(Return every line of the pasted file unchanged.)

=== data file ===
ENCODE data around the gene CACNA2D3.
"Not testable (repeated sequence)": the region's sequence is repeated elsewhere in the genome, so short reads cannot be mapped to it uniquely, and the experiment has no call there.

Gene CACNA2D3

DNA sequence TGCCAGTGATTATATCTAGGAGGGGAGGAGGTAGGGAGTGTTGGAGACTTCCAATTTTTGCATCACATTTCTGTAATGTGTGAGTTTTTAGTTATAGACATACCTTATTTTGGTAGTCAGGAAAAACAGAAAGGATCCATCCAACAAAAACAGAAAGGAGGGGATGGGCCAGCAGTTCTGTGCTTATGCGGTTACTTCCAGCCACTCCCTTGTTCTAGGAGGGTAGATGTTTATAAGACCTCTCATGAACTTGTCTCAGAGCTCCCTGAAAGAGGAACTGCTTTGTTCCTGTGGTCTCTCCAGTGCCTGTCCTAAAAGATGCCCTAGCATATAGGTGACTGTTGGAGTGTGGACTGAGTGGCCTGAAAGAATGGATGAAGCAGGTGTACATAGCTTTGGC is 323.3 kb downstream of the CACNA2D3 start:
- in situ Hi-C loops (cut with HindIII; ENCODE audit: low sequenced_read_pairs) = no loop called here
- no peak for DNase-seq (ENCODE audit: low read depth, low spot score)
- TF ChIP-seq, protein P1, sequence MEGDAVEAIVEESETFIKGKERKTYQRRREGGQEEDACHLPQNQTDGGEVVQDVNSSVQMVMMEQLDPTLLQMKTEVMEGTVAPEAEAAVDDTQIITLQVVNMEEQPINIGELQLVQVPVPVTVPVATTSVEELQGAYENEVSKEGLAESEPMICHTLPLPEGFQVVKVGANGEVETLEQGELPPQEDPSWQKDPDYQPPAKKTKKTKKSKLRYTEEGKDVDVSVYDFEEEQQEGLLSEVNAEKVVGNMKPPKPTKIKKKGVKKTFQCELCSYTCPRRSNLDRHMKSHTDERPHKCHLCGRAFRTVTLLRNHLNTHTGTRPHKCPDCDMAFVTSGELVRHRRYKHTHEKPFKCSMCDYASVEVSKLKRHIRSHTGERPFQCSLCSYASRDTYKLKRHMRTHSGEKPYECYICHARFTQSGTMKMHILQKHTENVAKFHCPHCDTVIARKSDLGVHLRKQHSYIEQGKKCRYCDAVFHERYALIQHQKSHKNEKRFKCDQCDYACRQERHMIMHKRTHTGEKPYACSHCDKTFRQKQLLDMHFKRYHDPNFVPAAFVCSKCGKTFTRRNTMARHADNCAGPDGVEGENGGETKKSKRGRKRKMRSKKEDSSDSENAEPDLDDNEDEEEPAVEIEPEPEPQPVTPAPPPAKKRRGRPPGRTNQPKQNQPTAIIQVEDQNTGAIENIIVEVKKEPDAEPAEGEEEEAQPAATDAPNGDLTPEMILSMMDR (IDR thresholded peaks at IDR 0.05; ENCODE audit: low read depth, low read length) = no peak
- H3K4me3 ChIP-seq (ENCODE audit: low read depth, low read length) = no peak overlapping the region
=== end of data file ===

ENCODE data around the gene CACNA2D3.
"Not testable (repeated sequence)": the region's sequence is repeated elsewhere in the genome, so short reads cannot be mapped to it uniquely, and the experiment has no call there.

Gene CACNA2D3

DNA sequence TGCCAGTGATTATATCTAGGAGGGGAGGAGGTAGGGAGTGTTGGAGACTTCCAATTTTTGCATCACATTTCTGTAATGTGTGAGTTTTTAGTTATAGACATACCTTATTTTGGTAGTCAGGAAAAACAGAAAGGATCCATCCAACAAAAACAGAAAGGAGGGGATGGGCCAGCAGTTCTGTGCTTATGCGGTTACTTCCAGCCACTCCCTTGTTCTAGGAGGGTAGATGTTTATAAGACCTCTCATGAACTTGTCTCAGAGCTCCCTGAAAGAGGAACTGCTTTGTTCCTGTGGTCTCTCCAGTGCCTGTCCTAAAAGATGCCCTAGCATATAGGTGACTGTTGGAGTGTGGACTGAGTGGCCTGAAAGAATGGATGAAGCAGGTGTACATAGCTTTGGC is 323.3 kb downstream of the CACNA2D3 start:
- in situ Hi-C loops (cut with HindIII; ENCODE audit: low sequenced_read_pairs) = no loop called here
- no peak for DNase-seq (ENCODE audit: low read depth, low spot score)
- TF ChIP-seq, protein P1, sequence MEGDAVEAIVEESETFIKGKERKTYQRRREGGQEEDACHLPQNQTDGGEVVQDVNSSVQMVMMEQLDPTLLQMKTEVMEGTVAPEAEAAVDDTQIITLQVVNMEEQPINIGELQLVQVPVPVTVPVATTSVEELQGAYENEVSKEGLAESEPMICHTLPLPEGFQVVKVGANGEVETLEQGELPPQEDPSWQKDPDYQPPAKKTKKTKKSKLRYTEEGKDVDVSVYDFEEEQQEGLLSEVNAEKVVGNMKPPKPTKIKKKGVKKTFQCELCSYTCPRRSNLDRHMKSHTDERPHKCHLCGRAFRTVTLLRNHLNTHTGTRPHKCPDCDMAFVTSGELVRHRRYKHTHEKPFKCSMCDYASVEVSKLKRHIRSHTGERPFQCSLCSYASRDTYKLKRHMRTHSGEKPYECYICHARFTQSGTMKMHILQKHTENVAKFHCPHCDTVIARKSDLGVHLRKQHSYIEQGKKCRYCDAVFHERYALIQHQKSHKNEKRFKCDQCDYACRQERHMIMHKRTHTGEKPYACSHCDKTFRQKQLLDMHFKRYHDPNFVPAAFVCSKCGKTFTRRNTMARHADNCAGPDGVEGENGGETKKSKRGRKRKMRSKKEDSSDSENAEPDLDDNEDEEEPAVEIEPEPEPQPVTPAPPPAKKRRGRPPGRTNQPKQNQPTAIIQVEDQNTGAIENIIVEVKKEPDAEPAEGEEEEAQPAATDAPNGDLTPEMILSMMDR (IDR thresholded peaks at IDR 0.05; ENCODE audit: low read depth, low read length) = no peak
- H3K4me3 ChIP-seq (ENCODE audit: low read depth, low read length) = no peak overlapping the region